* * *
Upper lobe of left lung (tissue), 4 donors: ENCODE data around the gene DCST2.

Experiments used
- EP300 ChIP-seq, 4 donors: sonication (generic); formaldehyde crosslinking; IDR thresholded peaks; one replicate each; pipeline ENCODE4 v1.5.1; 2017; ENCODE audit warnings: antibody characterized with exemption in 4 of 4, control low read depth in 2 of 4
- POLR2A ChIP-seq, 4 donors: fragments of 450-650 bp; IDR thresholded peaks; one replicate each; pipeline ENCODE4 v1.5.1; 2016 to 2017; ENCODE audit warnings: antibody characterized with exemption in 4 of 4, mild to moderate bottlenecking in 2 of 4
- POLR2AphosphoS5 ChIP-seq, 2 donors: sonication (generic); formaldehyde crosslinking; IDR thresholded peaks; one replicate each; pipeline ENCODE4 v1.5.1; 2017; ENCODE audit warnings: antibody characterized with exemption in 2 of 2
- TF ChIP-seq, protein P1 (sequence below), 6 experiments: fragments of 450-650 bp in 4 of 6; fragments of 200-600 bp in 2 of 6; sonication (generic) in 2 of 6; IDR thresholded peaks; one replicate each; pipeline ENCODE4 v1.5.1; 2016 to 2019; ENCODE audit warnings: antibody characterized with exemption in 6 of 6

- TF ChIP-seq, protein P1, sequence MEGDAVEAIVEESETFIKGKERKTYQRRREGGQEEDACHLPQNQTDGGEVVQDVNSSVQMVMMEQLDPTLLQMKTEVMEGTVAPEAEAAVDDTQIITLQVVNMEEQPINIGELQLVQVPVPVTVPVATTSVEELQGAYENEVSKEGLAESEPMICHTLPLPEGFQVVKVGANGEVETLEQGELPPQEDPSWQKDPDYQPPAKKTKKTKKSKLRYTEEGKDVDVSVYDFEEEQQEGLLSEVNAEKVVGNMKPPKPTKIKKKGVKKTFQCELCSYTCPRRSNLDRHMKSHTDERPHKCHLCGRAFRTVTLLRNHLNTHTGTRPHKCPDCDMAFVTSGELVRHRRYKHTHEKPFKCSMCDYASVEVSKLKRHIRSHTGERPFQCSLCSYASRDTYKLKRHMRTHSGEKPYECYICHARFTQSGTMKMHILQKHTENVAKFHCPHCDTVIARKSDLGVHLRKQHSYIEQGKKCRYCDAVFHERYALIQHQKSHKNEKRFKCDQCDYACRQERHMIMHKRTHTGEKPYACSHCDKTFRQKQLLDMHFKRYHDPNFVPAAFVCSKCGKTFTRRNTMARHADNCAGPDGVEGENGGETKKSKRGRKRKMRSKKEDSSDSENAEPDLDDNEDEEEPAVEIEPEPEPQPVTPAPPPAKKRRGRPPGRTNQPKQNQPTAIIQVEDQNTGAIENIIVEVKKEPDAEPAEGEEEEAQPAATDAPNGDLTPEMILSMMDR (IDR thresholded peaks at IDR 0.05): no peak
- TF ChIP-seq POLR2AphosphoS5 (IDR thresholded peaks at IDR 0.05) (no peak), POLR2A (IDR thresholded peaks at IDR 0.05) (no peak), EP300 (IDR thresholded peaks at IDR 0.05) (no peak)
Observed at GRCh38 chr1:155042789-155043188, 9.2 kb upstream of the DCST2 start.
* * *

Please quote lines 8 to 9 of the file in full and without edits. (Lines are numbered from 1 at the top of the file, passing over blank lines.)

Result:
- TF ChIP-seq POLR2AphosphoS5 (IDR thresholded peaks at IDR 0.05) (no peak), POLR2A (IDR thresholded peaks at IDR 0.05) (no peak), EP300 (IDR thresholded peaks at IDR 0.05) (no peak)
Observed at GRCh38 chr1:155042789-155043188, 9.2 kb upstream of the DCST2 start.